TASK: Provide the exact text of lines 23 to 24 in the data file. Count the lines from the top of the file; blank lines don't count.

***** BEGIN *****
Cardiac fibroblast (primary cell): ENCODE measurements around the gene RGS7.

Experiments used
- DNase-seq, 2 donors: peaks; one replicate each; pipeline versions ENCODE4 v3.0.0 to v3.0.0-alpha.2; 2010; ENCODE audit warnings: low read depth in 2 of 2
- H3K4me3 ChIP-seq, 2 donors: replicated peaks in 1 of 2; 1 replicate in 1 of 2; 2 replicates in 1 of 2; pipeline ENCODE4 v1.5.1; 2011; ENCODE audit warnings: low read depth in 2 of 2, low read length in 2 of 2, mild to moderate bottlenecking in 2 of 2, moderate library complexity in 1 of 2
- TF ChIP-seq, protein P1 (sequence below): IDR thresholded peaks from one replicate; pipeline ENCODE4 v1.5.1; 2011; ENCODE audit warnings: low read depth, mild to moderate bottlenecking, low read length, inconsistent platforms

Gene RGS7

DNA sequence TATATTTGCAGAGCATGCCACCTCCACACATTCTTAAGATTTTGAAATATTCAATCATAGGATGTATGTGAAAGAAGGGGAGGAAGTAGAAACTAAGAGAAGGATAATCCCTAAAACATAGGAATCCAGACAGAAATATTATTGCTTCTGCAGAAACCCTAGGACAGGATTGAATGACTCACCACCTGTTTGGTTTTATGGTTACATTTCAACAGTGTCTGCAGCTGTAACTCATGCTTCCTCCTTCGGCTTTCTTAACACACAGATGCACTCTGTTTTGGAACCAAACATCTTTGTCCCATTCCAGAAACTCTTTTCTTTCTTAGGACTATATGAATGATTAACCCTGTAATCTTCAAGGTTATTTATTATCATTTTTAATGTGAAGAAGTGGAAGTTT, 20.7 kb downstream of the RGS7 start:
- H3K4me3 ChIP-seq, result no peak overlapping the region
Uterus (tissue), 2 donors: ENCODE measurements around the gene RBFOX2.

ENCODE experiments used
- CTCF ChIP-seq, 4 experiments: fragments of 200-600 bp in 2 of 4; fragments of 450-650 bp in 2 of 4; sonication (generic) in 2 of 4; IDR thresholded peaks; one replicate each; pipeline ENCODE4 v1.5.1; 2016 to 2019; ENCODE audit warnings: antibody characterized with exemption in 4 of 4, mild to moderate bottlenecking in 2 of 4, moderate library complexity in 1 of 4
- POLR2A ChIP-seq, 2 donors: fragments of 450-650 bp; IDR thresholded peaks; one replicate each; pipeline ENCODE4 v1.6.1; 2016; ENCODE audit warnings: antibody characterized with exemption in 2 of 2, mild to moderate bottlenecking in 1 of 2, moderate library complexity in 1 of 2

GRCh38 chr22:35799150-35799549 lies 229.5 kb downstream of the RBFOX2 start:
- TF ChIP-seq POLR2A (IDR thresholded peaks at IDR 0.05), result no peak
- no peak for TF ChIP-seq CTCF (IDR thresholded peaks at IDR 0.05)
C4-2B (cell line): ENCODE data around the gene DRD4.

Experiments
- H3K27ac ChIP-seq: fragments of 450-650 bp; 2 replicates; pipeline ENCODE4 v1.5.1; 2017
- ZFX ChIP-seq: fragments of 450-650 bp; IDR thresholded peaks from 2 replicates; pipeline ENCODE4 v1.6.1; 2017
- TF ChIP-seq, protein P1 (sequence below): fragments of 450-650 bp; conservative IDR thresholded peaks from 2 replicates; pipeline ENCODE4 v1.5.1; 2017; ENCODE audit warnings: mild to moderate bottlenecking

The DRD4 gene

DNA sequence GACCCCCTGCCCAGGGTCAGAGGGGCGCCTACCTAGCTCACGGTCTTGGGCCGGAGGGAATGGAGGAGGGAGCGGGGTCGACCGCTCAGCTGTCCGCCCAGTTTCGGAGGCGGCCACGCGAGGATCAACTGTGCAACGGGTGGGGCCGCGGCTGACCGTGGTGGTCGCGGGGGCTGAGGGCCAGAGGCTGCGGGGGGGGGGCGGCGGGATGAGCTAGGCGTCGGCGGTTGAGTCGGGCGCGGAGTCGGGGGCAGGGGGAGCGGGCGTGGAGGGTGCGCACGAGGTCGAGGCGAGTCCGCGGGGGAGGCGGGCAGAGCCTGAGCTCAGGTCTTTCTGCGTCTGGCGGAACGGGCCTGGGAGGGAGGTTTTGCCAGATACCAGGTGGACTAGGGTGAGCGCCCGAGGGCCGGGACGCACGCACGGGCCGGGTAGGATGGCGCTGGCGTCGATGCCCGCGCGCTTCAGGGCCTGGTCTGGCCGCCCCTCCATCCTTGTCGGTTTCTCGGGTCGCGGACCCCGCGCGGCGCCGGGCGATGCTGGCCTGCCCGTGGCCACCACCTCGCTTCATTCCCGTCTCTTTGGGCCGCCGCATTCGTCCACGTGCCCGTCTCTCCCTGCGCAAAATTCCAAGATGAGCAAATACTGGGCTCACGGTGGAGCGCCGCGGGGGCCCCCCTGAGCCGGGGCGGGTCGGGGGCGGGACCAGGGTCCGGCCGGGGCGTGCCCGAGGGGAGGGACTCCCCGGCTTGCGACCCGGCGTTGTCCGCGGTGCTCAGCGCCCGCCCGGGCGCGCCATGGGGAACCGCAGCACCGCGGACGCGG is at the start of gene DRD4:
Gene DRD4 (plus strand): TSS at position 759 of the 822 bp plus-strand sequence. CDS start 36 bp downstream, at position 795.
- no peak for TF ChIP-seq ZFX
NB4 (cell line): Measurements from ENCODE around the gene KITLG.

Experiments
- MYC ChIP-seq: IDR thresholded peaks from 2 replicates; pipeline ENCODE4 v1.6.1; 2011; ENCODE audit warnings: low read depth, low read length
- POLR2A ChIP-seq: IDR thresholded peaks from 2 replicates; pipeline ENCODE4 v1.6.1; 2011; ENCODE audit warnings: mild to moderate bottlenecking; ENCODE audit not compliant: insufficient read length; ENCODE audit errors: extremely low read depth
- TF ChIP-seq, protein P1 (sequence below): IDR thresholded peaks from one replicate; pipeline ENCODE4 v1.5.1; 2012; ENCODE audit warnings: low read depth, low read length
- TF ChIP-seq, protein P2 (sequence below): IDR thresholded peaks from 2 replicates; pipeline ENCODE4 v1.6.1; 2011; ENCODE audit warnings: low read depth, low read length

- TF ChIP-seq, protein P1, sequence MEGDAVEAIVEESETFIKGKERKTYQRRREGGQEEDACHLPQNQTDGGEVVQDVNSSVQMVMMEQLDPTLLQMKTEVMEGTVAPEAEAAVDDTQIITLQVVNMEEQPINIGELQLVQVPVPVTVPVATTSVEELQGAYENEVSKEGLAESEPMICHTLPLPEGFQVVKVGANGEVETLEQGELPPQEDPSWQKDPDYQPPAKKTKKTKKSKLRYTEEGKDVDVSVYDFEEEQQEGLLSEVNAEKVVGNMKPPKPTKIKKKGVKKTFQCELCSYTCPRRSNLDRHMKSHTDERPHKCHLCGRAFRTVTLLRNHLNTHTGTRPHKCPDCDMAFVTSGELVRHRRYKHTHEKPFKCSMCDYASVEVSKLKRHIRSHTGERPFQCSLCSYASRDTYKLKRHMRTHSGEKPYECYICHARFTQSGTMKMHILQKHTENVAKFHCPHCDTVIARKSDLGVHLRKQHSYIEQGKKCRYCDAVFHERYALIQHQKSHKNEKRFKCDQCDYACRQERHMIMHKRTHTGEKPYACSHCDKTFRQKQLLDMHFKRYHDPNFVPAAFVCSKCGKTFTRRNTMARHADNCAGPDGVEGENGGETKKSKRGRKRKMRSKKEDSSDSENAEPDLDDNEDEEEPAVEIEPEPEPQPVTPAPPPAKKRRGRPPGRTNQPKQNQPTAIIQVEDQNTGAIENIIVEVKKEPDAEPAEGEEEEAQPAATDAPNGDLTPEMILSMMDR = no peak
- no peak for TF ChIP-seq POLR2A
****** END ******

Gene DRD4 (plus strand): TSS at position 759 of the 822 bp plus-strand sequence. CDS start 36 bp downstream, at position 795.
- no peak for TF ChIP-seq ZFX